Tuesday, June 25, 2013

Things To Do In Portland, Oregon...If You Love To Eat And Drink Too Much...

I've been off the last week for my cousin's wedding, which he was kind enough to have in Bend Oregon.  Since Sj and I have been wanting to get out there for years, this was finally the kick we needed to get us out to the Pacific Northwest.  The last time we were there was for Ladd's twin brother, Shawn's wedding at least 5 years ago.  High time to revisit the area and try some new things! 






 We left on a Tuesday morning, and arrived in Portland at 1 PM their time.  Both being quite hungry, we made a bee line for something edible.  The week prior to our trip we just happened upon the Andrew Zimmern's Bizarre Foods America episode that had been filmed in Portland, and took a few of our cues from the show.  Andrew did not steer us wrong!  The first place we stopped was Olympic Provisions, a place specializing in house made charcuterie (salami, sausages, etc.)  We stepped past the intriguing meat counter of a working butcher shop, past hanging haunches of aging swine, and into the very tiny dining area.  They had four different charcuterie platters offering up a wide variety of mysterious meat products for our consumption.  We chose the classic French plate which contained one of the best things I've ever had to eat: a pork rillet topped with a bit of olive oil and crunchy sea salt from The Meadow.  We also shared a sandwich of spicy Spanish sausage to really get our meat on.  They had a couple of local beers on tap and great servers.  Go there.  Seriously.  For those playing along at home, they have a Salami-a-Month club that you can order from their website!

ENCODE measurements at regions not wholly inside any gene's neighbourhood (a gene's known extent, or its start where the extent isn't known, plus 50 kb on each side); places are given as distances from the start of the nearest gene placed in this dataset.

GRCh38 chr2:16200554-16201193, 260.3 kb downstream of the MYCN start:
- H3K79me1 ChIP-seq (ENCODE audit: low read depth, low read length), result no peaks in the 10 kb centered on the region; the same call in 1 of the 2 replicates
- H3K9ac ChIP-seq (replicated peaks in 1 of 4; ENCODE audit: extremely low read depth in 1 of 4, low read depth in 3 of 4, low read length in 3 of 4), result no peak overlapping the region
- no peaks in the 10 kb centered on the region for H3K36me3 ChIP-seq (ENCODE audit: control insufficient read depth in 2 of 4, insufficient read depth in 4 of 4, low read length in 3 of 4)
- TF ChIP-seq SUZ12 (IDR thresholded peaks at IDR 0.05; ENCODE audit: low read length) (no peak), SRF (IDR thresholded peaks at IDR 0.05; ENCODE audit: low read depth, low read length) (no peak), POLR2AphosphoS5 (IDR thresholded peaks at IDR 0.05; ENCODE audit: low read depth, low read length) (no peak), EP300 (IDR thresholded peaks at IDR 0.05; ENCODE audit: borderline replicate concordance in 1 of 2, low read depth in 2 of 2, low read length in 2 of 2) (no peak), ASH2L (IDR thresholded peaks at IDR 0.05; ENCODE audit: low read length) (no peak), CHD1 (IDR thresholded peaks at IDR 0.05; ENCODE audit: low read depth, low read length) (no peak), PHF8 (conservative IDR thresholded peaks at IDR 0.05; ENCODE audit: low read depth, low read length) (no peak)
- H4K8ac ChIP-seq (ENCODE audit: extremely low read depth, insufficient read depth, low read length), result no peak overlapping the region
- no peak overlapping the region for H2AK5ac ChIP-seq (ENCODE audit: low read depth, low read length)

Now, the Hunger Beast sated, we walked a few blocks under the monolithic overpasses to Bridgeport Brewery.  This is a venerable local brewery and one of the early ones to get distribution outside the Portland area.  The building is a large one, taking up much of a city block, but with little fanfare or attempt at getting attention.  Signage is minimal.  The pub itself is quite large, with multiple levels and seating areas.  Strangely they do not have a real bar, so you must order your drinks while sitting at a table.  The place was insanely hot when we entered, akin to a steamy sauna.  There were folks outside on the cooler patio, but apparently they were no longer serving beer out there, so we were stuck inside.  There was only one waitress working the whole place and we had a devil of a time getting served and then settling up when done.  We shared a sampler tray of beers that was fair, but not great.  The IPA was my least favorite, while the summer seasonal made with yuzu and lemongrass was at least refreshing in the heat.  The Old Knucklehead bourbon barrel barleywine was very good and probably my favorite of the bunch, but tough to drink in the oppressive heat.  Overall, not a fantastic experience, but I've had worse in brewpubs.  Interestingly, just about every brewery we visited in Oregon served food, a rarity in Minnesota thanks to a lot of old Blue Laws still in effect.